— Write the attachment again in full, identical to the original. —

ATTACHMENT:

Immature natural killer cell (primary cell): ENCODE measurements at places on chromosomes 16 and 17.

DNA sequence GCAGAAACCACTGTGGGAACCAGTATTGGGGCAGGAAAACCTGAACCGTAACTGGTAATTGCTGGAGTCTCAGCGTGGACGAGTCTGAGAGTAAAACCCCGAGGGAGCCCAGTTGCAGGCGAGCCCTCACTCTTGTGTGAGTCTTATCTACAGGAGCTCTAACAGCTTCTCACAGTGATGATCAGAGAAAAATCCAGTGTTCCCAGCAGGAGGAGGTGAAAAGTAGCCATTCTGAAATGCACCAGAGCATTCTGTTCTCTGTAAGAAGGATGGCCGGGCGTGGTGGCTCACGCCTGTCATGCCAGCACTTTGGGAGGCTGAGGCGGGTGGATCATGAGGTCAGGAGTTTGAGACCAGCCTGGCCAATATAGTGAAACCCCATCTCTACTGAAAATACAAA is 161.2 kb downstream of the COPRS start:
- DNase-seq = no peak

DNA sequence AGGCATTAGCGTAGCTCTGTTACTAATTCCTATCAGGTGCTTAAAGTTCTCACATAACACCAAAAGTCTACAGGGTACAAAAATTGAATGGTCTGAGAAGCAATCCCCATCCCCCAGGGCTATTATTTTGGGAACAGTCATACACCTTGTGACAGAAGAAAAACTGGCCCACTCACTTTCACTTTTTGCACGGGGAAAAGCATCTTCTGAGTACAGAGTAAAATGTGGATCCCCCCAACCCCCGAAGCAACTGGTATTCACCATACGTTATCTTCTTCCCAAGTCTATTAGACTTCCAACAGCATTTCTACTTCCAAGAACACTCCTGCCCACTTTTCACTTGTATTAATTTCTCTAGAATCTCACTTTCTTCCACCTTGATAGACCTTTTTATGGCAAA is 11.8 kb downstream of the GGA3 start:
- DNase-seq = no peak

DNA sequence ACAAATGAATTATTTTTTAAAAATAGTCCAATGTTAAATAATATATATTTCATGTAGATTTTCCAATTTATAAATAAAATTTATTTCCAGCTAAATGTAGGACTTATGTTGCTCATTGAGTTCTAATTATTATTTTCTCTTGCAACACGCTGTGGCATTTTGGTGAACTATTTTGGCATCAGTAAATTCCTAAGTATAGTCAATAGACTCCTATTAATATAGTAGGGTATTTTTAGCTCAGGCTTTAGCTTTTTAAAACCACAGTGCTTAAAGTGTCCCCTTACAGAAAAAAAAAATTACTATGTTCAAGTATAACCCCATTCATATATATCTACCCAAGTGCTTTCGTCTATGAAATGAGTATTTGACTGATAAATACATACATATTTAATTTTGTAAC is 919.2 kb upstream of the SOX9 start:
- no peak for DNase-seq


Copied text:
Immature natural killer cell (primary cell): ENCODE measurements at places on chromosomes 16 and 17.

DNA sequence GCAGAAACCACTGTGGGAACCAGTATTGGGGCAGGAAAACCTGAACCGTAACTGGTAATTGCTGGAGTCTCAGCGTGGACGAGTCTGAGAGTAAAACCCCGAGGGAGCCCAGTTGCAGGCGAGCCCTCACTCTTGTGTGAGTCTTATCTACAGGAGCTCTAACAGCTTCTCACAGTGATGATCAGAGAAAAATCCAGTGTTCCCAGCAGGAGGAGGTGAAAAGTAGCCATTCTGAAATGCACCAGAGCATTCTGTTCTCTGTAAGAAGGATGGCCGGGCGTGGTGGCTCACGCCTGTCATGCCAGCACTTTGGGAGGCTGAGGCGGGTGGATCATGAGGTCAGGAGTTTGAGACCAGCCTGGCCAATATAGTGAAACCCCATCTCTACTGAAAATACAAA is 161.2 kb downstream of the COPRS start:
- DNase-seq = no peak

DNA sequence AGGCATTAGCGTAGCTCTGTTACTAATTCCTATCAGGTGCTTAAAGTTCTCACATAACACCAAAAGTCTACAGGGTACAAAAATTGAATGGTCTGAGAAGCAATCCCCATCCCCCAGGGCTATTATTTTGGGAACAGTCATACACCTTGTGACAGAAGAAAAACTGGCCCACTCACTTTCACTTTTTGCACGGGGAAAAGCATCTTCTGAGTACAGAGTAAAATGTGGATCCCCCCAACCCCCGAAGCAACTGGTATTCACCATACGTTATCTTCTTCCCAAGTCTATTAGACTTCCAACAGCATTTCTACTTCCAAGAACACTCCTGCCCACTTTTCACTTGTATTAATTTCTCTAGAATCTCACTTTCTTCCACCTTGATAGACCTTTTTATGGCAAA is 11.8 kb downstream of the GGA3 start:
- DNase-seq = no peak

DNA sequence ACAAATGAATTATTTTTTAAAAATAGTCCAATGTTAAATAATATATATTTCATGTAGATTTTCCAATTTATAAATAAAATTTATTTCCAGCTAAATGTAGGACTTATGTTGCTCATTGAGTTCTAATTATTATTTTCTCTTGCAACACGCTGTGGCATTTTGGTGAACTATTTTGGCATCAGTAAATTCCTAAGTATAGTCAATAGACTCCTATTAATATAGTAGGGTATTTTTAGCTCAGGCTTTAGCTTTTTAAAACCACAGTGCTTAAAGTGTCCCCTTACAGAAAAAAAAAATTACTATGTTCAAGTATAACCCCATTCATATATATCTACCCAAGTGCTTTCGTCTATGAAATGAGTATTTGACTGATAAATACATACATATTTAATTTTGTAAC is 919.2 kb upstream of the SOX9 start:
- no peak for DNase-seq